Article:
Buying real estate through a self-managed super fund (SMSF) is a popular investment strategy in Australia, but trustees and members must be aware of compliance pitfalls with SMSF properties.
How complicated is SMSF property compliance? CommBank shows that two-thirds of members seek guidance from external advisers for compliance issues with their fund because of the complexities involved.
Let's see if we can help you with four important things to remember for SMSF property compliance. If you'd like to learn more, contact Geelong accounting firm WMC Accounting and we'll provide further assistance.
1/ The sole-purpose test
The sole-purpose test means that any investment your SMSF makes must be for the sole benefit of providing retirement or death benefits to members. In other words, your investment decisions or arrangements cannot directly or indirectly benefit you or anyone else in the meantime.
For example, you can't purchase a property from a friend or family member, or allow someone you know to rent or live in an SMSF-bought home. All transactions must be done according to the arm's length rule.
2/ Renovation of geared properties
Negative gearing is common among real estate investors, but there are compliance pitfalls to consider with SMSF properties.
You are not allowed to renovate a home that you've purchased through an SMSF using money from the fund. Any improvements you make must be paid out of your own pocket – although repairs and maintenance using SMSF cash is fine.
3/ Legal documentation
One of the more complicated areas of SMSF property compliance is the legal documentation involved. First, you must ensure the fund is established before the contract to buy a home is signed.
Scour the documentation thoroughly to prevent any errors from slipping through that could result in costly unwinding arrangements or the need to redo contracts. Listing incorrect names on the title of the property is a simple mistake that could prove expensive to rectify later.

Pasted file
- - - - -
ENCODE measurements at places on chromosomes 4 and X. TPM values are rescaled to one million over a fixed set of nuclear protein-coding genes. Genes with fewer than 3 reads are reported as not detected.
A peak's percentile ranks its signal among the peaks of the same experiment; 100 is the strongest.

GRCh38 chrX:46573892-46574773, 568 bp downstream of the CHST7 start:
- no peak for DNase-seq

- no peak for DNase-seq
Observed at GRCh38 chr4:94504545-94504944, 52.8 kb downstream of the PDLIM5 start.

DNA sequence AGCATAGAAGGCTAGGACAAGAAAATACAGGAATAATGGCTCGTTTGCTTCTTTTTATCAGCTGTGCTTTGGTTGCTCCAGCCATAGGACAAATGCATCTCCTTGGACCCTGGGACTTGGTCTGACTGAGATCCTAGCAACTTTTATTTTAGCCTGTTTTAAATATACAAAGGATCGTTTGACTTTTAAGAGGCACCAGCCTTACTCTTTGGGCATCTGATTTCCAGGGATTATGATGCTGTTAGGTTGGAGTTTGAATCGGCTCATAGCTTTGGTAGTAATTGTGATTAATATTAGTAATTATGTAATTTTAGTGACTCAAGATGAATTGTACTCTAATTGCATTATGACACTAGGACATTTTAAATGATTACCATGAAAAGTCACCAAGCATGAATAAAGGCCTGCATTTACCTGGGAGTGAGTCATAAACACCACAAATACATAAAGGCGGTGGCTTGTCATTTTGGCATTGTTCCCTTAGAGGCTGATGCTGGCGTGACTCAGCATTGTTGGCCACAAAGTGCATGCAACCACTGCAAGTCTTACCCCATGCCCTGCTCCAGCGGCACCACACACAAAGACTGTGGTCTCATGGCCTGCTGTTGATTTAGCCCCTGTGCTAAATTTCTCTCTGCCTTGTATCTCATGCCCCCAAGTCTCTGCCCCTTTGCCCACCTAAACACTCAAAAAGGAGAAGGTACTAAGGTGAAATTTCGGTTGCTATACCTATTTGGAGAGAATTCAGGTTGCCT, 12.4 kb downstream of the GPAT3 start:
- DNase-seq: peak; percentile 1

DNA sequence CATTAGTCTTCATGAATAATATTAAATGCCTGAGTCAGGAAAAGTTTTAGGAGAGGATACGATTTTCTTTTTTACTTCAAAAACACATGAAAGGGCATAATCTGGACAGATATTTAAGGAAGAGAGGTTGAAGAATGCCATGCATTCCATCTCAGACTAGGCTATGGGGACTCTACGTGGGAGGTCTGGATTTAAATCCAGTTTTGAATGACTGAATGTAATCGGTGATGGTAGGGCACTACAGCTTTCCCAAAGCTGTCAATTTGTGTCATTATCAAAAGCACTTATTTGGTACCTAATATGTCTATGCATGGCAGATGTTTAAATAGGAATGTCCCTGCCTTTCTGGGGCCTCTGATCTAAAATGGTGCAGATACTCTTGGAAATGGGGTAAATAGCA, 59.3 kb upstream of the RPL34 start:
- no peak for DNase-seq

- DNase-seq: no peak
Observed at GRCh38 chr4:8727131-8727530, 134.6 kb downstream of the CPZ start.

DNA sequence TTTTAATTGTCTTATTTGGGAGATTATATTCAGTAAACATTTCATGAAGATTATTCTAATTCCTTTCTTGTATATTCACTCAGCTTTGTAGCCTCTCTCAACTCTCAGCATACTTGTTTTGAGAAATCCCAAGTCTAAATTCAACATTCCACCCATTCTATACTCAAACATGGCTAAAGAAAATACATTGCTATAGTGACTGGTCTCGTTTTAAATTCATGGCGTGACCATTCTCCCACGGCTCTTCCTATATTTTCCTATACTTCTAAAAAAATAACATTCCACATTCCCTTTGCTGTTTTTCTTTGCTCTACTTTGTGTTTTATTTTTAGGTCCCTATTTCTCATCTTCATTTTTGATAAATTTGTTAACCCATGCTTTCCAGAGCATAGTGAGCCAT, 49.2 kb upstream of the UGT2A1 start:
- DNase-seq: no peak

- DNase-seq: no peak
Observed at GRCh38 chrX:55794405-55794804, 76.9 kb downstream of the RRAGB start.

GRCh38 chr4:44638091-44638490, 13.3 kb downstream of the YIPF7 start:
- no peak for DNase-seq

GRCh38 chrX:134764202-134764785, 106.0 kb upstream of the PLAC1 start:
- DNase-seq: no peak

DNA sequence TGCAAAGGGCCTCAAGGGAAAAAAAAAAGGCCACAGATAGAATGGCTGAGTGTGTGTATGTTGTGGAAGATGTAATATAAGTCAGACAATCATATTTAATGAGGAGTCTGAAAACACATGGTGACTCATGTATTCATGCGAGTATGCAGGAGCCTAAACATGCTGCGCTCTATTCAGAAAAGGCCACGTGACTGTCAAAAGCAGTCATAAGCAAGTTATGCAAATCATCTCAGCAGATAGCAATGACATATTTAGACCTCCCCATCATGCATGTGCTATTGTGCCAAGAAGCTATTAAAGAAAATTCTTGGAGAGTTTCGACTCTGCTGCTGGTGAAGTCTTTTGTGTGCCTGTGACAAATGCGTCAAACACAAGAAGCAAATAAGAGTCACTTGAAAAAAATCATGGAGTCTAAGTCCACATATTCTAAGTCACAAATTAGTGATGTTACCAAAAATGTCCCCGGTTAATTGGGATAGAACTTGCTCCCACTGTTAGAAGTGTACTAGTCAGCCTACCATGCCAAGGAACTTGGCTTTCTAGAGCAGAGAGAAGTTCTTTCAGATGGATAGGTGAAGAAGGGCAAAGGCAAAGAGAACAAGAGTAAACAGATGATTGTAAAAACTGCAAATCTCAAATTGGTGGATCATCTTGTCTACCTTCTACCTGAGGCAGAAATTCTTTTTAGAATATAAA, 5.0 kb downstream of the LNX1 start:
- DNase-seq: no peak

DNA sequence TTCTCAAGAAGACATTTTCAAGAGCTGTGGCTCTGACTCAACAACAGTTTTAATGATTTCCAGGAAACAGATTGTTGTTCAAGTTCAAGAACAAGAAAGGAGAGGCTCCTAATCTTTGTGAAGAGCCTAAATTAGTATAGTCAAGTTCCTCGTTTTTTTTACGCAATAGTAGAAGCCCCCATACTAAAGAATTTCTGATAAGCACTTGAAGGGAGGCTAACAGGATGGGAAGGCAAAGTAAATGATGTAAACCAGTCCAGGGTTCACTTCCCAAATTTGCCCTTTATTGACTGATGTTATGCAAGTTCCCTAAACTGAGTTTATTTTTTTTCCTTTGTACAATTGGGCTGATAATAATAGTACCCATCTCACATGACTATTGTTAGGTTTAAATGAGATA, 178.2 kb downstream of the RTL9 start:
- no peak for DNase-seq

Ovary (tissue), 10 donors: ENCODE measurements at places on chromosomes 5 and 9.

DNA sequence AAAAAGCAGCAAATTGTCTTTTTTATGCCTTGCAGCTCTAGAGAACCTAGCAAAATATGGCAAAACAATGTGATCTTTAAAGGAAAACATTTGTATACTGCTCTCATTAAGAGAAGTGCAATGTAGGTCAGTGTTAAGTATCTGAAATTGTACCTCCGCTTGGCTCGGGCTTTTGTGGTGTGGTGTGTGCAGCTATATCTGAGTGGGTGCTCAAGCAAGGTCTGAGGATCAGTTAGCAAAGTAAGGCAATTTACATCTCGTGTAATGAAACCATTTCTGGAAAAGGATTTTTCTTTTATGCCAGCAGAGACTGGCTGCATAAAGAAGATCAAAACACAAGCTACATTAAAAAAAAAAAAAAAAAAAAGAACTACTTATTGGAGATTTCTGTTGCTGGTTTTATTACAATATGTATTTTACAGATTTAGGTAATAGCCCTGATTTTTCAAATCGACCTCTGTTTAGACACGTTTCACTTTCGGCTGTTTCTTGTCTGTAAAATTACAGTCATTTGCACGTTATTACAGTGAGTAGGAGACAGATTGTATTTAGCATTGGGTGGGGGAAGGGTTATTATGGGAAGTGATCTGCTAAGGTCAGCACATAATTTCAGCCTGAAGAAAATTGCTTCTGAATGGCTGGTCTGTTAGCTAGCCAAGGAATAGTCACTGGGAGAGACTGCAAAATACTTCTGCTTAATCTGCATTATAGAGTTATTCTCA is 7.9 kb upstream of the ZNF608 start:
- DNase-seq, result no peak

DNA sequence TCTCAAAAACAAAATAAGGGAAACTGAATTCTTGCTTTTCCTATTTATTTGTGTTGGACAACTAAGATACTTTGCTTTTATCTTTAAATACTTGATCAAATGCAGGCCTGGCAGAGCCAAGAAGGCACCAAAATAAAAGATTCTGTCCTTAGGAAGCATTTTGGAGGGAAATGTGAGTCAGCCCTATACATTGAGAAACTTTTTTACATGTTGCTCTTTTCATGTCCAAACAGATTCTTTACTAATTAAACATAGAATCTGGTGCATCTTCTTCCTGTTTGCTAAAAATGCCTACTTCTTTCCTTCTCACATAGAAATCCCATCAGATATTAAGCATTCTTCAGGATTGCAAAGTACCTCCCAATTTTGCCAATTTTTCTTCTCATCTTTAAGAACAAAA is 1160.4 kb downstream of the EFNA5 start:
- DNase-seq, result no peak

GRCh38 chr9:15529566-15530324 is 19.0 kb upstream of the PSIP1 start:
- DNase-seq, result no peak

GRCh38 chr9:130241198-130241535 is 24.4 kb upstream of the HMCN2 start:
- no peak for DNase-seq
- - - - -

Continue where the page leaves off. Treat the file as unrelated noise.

4/ Tax considerations
SMSF properties have various tax benefits. Notably, any earnings on rental income are taxed at a maximum 15 per cent rate if SMSF members are in the accumulation phase of super and 0 per cent during the retirement phase.
When selling the property, capital gains tax is just 10 per cent for accumulators, or 15 per cent if the property has been held for less than 12 months. Retirement phase members, again, pay 0 per cent.
Nevertheless, tax compliance within SMSFs can be complex, which is why many people turn to professional accounting services to ensure they don't breach regulations.
WMC Holdings Pty Ltd t/as WMC Accounting is a Corporate Authorised Representative No. 124 5401 of SMSF Advisers Network Pty Ltd ABN 64 155 907 671 AFSL No. 430062 www.smsfadvisersnetwork.com.au
Liability limited by a scheme approved under Professional Standards Legislation*
*Other than for the acts or omissions of financial services licences.